One Misstep


Tamolich Pool shines azure blue in the dark green of the McKenzie River forest. A couple of years ago we hiked here with Maverick and two of his friends. They were goofing around, as teenage boys are apt to do, crossing the river on a log, when we heard a shout. One of the boys had slipped and fallen in the river and was clinging to the log. We rushed to fish him out. Luckily no harm was done, and he quickly became the source of ribbing from his friends. He changed into dry clothes and we continued on our hike.

This area is a popular spot in Oregon, visited by many of people and their dogs. The trail itself is a stunning amble through beautiful mountain forest along the McKenzie River, through lava fields which rise above the river, providing a bird’s eye view in places that double as precarious photo spots. At one point, Mr. A eased out onto one such spot to take a wide angle shot, while my stomach did somersaults as I willed him to be safe. After a couple of miles of easy trail, we reached the pool. The place where the water used to tumble down is now a bare high shelf. Though the river has since diverted and gone underground, it still arrives via what was once the base of the falls, creating a stunning and shockingly cold pool. The water seems still, but it is constantly moving, pushing water downhill as the continuation of the beautifully turbulent McKenzie River. Cliffs surround the pool, and getting down to the water requires some agility. On this unseasonably warm April day, people dotted the high walls as they took photos or rested and ate lunch.

Tamolich1086The boys continued to play around, climbing over rocks and scaling the wall down to the water’s edge. I took a picture of Maverick’s friend looking like he was clinging to the sheer cliff for dear life. He wasn’t, and after the picture he continued to scramble down the steep side with mountain goat prowess. His agility failed him at the water’s edge, however, as he stumbled and splashed into the icy water, soaking himself before the two mile hike back to the car.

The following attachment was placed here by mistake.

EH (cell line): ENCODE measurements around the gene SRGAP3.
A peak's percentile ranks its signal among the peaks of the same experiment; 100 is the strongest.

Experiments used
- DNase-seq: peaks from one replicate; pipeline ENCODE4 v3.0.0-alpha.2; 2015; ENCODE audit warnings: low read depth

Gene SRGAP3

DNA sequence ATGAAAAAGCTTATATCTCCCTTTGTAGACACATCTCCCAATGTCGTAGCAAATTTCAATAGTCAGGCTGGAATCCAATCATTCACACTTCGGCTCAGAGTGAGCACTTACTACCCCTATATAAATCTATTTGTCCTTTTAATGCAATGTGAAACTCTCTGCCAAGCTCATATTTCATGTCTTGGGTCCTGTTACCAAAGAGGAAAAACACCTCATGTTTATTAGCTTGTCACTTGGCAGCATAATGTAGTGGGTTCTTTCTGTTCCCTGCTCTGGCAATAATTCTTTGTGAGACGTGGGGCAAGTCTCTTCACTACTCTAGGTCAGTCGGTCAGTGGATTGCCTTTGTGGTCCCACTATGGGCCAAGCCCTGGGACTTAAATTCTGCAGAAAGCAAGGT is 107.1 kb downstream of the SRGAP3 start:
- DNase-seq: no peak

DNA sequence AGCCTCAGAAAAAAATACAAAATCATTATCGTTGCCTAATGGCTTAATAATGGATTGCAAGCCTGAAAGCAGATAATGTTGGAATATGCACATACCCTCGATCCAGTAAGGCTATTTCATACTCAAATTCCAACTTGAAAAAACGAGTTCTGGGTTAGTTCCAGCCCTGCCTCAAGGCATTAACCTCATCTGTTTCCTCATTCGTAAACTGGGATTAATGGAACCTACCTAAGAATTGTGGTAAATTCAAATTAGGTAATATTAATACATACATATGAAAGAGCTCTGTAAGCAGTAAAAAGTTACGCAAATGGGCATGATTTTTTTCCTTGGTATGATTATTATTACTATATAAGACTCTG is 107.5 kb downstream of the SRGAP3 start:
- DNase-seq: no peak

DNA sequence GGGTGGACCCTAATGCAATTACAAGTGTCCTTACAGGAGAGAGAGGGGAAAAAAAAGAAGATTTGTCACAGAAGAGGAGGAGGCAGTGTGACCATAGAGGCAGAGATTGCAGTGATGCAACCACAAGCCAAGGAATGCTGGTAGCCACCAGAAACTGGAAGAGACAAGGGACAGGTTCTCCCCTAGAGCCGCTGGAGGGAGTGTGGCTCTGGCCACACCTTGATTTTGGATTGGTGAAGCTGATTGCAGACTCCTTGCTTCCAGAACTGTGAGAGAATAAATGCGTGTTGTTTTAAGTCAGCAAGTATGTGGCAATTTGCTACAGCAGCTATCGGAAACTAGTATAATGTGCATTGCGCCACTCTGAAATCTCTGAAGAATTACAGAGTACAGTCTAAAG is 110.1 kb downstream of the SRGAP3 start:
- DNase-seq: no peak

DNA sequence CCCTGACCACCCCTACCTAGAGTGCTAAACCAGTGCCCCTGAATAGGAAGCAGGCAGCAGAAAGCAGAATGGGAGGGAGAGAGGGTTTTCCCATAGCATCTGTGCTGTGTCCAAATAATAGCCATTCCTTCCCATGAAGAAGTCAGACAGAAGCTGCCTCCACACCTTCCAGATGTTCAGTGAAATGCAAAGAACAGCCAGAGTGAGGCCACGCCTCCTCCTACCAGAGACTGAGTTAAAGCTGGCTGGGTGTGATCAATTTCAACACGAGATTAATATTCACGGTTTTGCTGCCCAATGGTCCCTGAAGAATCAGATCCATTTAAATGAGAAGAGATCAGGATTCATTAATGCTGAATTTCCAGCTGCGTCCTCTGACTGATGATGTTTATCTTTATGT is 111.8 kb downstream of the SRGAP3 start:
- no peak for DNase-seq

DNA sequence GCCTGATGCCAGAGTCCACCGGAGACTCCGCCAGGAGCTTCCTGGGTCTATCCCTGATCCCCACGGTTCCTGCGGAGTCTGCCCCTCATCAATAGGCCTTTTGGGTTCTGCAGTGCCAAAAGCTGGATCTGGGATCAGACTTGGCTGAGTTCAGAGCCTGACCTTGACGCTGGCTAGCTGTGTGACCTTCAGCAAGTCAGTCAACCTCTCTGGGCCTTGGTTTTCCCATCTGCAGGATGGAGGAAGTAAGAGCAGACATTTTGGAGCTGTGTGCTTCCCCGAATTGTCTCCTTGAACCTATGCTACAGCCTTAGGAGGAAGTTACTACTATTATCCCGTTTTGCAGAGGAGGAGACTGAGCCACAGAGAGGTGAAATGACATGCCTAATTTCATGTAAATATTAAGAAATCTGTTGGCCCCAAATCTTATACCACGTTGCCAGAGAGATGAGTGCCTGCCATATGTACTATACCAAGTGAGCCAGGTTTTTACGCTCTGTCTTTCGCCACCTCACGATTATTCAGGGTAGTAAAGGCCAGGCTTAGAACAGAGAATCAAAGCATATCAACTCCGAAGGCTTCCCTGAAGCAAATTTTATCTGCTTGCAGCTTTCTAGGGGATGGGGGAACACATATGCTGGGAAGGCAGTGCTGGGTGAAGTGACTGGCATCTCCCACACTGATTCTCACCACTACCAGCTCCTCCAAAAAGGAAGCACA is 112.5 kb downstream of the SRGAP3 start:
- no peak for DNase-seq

We took some photos, ate, and left, nodding at and greeting people all along the trail on our way back. So many people that day. So many dogs.

When we arrived home, I found out that there had been a fatality at Tamolich Pool that same day, a man about my age who, like many others, was taking pictures at the top of the pool. We may have passed him on the trail. We may have nodded our greeting to a fellow traveler. News reports offered no reason for his fall. It’s likely that one misstep resulted in what was reported as a 45 foot tumble into a shallow part of the pool and a fatal blow to the head. Lava rock is treacherously uneven.


I can’t help but think, there but for the grace of God go I. We can never know what may befall us in this life, what missteps could change the course of history for us and our loved ones. One minute we may be enjoying the wonders of the world around us and in the next our world could be forever altered. I, too, have stumbled when taking pictures, fortunately landing on level ground, but not without injury. My husband loves to perch on the bird’s eye spots to get a great photo of the land. Two boys fell in the water on this day. Any one of us could have easily suffered the same fate as this man.

Life is not safe or guaranteed. Every day is a gift. Hug your children. Practice patience. Don’t hold grudges. Appreciate the beauty that surrounds you in the knowledge that one day it could be gone.

Tamolich Pool will forever hold a different meaning for me and serve as a reminder of the beauty and fragility of life.

In response to The Daily Post’s prompt: Misstep